Bot protection

Bot protection refers to the methods and strategies an online company uses to manage its exposure to bots — both good and bad — that might affect its business. While any business operating online may have a bot protection strategy, they are very important to the broader anti-fraud strategies employed by financial institutions, social media companies, and online marketplaces.

Frequently asked questions

What is a bot?

A bot is a piece of code or software designed to automatically execute a task — typically one that is repetitive in nature. Bots can be used for a variety of purposes, but are commonly used to interact with a website or form. They can also be paired with generative AI in order to automatically create content for a variety of purposes.

How can bots be used for fraud?

The primary reason that bad actors use bots to carry out fraud is to scale. A fraudster can only commit a limited number of crimes in a 24-hour period if they are doing everything manually. By leveraging bots, a fraudster can dramatically scale efforts, carrying out many more fraud attempts with the hope that at least one might be effective.

A bad actor could use bots to create dozens or hundreds of fake accounts on a social media platform, or to create a large number of fake product listings on an online marketplace. Other examples include leaving fake reviews, engaging in phishing schemes, password spraying and credential stuffing attacks, and even distributed denial of service (DDoS) attacks.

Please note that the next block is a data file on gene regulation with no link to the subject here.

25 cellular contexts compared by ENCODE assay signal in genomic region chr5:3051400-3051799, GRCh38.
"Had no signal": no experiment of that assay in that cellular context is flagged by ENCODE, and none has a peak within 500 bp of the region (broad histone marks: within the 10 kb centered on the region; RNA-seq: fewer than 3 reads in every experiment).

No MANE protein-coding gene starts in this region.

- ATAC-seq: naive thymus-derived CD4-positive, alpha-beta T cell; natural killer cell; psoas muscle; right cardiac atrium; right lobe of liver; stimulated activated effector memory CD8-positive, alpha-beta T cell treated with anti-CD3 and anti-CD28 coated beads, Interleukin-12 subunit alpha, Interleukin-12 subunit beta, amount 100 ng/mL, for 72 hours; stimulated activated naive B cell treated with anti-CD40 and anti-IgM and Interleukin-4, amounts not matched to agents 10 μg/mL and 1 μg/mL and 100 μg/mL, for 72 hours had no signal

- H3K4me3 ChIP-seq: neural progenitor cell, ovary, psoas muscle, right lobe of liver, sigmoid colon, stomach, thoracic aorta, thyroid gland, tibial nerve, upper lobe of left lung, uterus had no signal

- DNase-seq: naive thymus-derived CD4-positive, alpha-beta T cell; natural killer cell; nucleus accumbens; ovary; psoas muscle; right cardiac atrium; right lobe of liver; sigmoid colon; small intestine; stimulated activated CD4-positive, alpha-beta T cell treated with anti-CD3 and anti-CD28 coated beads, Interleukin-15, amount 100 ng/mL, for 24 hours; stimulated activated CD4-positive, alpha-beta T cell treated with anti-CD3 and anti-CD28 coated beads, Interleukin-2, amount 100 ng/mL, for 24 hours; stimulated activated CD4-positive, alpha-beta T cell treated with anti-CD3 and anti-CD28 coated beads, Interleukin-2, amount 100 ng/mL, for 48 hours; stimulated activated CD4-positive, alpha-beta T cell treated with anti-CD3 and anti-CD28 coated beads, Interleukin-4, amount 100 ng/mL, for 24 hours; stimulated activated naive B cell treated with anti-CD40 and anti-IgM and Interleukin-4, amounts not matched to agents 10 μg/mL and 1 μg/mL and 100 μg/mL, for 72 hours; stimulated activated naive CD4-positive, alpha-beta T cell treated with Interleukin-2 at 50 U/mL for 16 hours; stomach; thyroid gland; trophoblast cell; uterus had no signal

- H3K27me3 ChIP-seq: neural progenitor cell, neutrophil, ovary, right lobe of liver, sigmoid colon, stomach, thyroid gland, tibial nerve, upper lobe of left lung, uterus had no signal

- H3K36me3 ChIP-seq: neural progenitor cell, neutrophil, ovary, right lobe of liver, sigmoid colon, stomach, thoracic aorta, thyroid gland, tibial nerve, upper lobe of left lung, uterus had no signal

What are examples of bot protection strategies?

How a business fights bots will depend on a number of factors, including the specific nature of those bots. Below are a few examples of strategies to deploy for specific types of bot threats:

  • Multi-factor authentication: If a business sees a lot of account takeover (ATO) attacks facilitated by automatic password spraying, they can add two-factor authentication or multi-factor authentication to the log-in process to significantly reduce the success of these attempts. 
  • Identity verification: Bots are often used to generate fake accounts. Putting in simple identity verification measures during account creation can cut down on the number of fraudulent accounts and ensure a healthier platform ecosystem. 
  • Reverification: Accounts that have been infiltrated by bots often engage in suspicious activity, such as repetitive actions and other strange behavior. Reverifying a user’s identity when this activity is detected, as well as during other high-risk moments, can help weed out bots from legitimate users. 
  • Link analysis: As noted above, bots are often used to create multiple accounts on a single platform. Through link analysis, it’s possible to link these fraudulent accounts to one another via passive signals (such as IP addresses and device or browser fingerprints). The accounts can then be investigated together or blocked outright.

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